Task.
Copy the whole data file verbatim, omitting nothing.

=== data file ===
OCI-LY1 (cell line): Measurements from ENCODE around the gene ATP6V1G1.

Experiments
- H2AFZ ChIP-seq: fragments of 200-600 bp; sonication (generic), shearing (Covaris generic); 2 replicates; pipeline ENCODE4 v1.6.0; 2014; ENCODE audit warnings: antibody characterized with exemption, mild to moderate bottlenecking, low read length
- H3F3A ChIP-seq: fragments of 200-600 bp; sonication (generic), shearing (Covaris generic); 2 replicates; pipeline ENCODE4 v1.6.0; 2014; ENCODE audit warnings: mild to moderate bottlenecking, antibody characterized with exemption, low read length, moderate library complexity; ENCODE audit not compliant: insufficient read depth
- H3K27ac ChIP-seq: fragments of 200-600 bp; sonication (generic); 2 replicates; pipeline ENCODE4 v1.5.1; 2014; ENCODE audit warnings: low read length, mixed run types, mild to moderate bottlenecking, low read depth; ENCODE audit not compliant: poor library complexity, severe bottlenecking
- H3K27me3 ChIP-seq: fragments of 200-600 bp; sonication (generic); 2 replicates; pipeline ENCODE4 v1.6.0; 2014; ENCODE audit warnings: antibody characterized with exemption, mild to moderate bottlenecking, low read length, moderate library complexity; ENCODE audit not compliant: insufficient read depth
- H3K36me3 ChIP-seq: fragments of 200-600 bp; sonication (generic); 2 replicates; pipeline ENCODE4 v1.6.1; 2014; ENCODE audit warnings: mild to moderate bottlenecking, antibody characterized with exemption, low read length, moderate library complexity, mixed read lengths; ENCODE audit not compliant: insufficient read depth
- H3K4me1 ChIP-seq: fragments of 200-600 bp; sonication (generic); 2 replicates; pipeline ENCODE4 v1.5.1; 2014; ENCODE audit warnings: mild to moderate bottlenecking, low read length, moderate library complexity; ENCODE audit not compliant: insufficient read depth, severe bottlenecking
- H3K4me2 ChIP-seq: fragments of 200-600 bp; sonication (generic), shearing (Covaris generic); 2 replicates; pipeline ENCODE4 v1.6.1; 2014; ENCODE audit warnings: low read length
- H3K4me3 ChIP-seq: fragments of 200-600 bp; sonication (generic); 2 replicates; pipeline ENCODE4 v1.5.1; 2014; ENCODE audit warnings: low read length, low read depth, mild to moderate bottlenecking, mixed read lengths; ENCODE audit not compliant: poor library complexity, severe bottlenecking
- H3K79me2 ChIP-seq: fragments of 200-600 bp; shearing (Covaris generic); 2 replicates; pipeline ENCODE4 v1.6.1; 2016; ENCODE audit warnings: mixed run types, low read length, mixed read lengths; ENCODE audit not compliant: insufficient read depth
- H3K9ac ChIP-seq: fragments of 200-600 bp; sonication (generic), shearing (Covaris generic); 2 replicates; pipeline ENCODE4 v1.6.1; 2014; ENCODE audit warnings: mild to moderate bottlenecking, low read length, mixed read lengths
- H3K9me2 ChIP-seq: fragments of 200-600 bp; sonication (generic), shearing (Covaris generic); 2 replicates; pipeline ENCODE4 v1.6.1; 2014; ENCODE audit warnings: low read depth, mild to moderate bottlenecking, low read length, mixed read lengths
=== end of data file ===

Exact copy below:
OCI-LY1 (cell line): Measurements from ENCODE around the gene ATP6V1G1.

Experiments
- H2AFZ ChIP-seq: fragments of 200-600 bp; sonication (generic), shearing (Covaris generic); 2 replicates; pipeline ENCODE4 v1.6.0; 2014; ENCODE audit warnings: antibody characterized with exemption, mild to moderate bottlenecking, low read length
- H3F3A ChIP-seq: fragments of 200-600 bp; sonication (generic), shearing (Covaris generic); 2 replicates; pipeline ENCODE4 v1.6.0; 2014; ENCODE audit warnings: mild to moderate bottlenecking, antibody characterized with exemption, low read length, moderate library complexity; ENCODE audit not compliant: insufficient read depth
- H3K27ac ChIP-seq: fragments of 200-600 bp; sonication (generic); 2 replicates; pipeline ENCODE4 v1.5.1; 2014; ENCODE audit warnings: low read length, mixed run types, mild to moderate bottlenecking, low read depth; ENCODE audit not compliant: poor library complexity, severe bottlenecking
- H3K27me3 ChIP-seq: fragments of 200-600 bp; sonication (generic); 2 replicates; pipeline ENCODE4 v1.6.0; 2014; ENCODE audit warnings: antibody characterized with exemption, mild to moderate bottlenecking, low read length, moderate library complexity; ENCODE audit not compliant: insufficient read depth
- H3K36me3 ChIP-seq: fragments of 200-600 bp; sonication (generic); 2 replicates; pipeline ENCODE4 v1.6.1; 2014; ENCODE audit warnings: mild to moderate bottlenecking, antibody characterized with exemption, low read length, moderate library complexity, mixed read lengths; ENCODE audit not compliant: insufficient read depth
- H3K4me1 ChIP-seq: fragments of 200-600 bp; sonication (generic); 2 replicates; pipeline ENCODE4 v1.5.1; 2014; ENCODE audit warnings: mild to moderate bottlenecking, low read length, moderate library complexity; ENCODE audit not compliant: insufficient read depth, severe bottlenecking
- H3K4me2 ChIP-seq: fragments of 200-600 bp; sonication (generic), shearing (Covaris generic); 2 replicates; pipeline ENCODE4 v1.6.1; 2014; ENCODE audit warnings: low read length
- H3K4me3 ChIP-seq: fragments of 200-600 bp; sonication (generic); 2 replicates; pipeline ENCODE4 v1.5.1; 2014; ENCODE audit warnings: low read length, low read depth, mild to moderate bottlenecking, mixed read lengths; ENCODE audit not compliant: poor library complexity, severe bottlenecking
- H3K79me2 ChIP-seq: fragments of 200-600 bp; shearing (Covaris generic); 2 replicates; pipeline ENCODE4 v1.6.1; 2016; ENCODE audit warnings: mixed run types, low read length, mixed read lengths; ENCODE audit not compliant: insufficient read depth
- H3K9ac ChIP-seq: fragments of 200-600 bp; sonication (generic), shearing (Covaris generic); 2 replicates; pipeline ENCODE4 v1.6.1; 2014; ENCODE audit warnings: mild to moderate bottlenecking, low read length, mixed read lengths
- H3K9me2 ChIP-seq: fragments of 200-600 bp; sonication (generic), shearing (Covaris generic); 2 replicates; pipeline ENCODE4 v1.6.1; 2014; ENCODE audit warnings: low read depth, mild to moderate bottlenecking, low read length, mixed read lengths